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THERE has been so much written about tuna fishing at Catalina Island, Calif., that I do not purpose to describe again how it is done. Many of the accounts I have read are very picturesque, but for the most part so exaggerated that many people are frightened from trying to kill a tuna, and those who do try are so unnerved that they either fail or take hours instead of minutes to accomplish the task. A task it is, for the tuna is the strongest fish that one can fight with a rod.

My first visit to Catalina, some twenty years since, was crowned with success, as the fish were very plentiful. My second visit was in 1910, and the fish were very scarce. I landed one fish, the only one taken during my ten days’ visit. There were ten hooked fish reported, but they were lost, one of them after seventeen hours of struggle.

They tell me that there is a difference in tuna; that some are much stronger than others, which I do not doubt. My only experience has been with fourteen landed at Catalina and one lost at St. Ann’s Bay, Cape Breton Island. The latter I lost after thirty minutes, and was greatly relieved; for he looked to be over eight hundred pounds in weight, and was too strong for me and my tackle. From my experience at Catalina, I believe that any tuna up to two hundred pounds in weight should be landed in thirty minutes; but the tackle must be strong and sound, so that it causes you no thought, and you must have “hands.” The fascination of heavy fishing is the give and take between man and fish, the knowledge of what your tackle will stand, and the power that it gives you to convince the fish of the fact that you are his master. This is done by “hands,” just as riding a horse properly depends upon “hands.” No man can ride well who has not “hands,” and so it is with strong fishing. Brakes on reels do not help you, or they help you too much. They make you too strong, and your tackle suffers. Fish are no longer killed; they are murdered. It requires but little skill to fish with a reel brake, and it is the cause of the loss of most of the tuna hooked at Catalina.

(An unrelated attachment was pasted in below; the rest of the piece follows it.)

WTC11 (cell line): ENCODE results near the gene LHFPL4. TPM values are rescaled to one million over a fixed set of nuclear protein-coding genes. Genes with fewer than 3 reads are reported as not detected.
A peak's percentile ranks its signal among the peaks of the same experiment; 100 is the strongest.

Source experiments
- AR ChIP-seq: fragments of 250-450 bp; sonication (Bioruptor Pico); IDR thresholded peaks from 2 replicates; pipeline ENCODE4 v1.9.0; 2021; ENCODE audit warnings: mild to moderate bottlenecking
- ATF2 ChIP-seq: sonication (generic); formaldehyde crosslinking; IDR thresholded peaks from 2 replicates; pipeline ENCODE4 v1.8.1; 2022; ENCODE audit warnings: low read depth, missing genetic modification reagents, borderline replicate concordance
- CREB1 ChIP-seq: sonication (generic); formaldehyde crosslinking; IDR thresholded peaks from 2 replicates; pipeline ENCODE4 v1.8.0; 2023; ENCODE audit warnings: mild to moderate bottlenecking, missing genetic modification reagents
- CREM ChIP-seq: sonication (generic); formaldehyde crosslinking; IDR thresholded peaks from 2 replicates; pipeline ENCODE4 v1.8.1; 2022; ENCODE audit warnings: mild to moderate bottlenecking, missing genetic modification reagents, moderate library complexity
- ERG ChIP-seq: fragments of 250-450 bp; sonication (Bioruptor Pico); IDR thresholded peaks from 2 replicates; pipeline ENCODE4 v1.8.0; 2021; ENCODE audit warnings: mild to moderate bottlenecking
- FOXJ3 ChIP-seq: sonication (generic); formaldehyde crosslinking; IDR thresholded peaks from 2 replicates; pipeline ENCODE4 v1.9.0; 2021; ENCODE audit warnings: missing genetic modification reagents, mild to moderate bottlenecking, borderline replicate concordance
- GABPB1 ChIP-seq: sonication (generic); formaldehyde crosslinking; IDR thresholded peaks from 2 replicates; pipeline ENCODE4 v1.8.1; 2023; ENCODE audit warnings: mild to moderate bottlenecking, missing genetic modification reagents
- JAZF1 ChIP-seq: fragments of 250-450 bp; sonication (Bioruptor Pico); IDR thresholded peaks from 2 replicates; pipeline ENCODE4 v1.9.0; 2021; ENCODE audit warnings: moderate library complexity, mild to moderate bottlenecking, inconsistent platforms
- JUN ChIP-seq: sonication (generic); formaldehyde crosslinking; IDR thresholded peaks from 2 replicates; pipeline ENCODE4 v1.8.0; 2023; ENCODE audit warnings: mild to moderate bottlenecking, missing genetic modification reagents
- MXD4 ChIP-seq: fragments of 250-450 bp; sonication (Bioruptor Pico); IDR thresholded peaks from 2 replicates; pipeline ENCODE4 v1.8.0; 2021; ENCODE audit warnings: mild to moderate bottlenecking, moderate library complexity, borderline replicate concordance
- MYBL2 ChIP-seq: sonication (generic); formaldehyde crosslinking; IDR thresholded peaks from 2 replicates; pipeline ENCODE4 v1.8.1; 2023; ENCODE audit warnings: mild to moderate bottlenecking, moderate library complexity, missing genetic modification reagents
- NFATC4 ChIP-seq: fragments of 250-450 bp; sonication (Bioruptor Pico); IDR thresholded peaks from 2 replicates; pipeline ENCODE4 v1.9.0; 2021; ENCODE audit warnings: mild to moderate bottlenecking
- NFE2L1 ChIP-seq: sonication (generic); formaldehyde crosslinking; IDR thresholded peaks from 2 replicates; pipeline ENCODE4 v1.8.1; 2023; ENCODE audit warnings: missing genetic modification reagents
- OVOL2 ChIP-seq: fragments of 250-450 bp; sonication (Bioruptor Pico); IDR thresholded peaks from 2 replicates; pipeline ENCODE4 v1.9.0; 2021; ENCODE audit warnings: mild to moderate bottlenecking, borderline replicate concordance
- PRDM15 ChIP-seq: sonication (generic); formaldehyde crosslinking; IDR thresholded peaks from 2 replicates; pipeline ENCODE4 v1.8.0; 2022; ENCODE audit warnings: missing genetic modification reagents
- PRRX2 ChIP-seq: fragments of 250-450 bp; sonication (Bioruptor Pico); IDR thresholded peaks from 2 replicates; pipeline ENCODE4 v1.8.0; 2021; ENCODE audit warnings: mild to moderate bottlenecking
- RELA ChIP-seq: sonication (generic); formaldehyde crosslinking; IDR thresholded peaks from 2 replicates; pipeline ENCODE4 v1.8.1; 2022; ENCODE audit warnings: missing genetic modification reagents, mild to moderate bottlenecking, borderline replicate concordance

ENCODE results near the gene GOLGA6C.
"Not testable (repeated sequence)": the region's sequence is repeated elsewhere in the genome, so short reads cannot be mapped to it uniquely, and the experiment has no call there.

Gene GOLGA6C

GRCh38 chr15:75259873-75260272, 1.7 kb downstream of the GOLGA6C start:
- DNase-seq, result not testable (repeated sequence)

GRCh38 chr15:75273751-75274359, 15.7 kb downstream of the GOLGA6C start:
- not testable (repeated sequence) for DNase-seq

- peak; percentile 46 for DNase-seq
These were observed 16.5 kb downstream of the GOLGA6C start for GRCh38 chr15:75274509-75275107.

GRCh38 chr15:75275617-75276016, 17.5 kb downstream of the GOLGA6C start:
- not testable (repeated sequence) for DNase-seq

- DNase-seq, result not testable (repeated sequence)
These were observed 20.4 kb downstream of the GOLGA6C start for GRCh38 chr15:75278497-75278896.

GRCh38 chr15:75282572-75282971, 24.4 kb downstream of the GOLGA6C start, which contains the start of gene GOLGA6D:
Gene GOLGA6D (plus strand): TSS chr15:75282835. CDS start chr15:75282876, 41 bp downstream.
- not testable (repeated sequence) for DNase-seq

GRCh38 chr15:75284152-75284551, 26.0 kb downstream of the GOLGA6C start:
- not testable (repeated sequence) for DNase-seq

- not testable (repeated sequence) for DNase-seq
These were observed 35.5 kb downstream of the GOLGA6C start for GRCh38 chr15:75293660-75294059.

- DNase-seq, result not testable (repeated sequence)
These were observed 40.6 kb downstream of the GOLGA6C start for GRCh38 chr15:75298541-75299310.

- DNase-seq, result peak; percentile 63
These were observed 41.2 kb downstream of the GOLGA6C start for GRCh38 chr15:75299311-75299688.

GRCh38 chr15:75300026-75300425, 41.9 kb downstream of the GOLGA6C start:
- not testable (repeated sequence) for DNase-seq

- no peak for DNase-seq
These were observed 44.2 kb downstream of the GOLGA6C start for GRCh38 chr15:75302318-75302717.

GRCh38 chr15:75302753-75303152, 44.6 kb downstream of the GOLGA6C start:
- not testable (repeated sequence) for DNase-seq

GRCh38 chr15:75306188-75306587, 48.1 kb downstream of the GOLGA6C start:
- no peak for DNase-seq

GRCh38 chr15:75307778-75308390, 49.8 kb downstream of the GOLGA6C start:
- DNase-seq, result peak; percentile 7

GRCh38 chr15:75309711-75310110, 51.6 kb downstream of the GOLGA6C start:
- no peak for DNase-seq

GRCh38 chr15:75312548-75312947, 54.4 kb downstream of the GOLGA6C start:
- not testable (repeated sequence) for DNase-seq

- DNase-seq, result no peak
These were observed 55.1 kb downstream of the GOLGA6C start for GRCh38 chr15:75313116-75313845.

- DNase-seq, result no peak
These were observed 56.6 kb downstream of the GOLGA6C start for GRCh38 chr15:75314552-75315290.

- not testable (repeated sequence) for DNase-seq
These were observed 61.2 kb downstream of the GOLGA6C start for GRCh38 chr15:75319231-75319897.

My advice to a novice who wishes to land a tuna is: fish with a stiff rod and a sound line, keep your rod up, your left thumb on the reel, and do not let up on the fish. Do not use the brake when trolling. When the fish strikes, put all the strain on your tackle that it will stand, and stop your fish with thumb-pressure and the bend of the rod only. The farther the fish runs, the more quickly you will kill him, as it is very exhausting to a fish to travel fast under such a strain. If the drag is on, he will stop sooner; but being still fresh, he will try other methods which are more exhausting to you than to him. At the end of his first run is the moment to fight him to a finish. If he gets his second wind, he will be stronger than you. In this manner I killed a tuna on my last trip weighing 156˝ pounds in twelve minutes.


Time, 12 minutes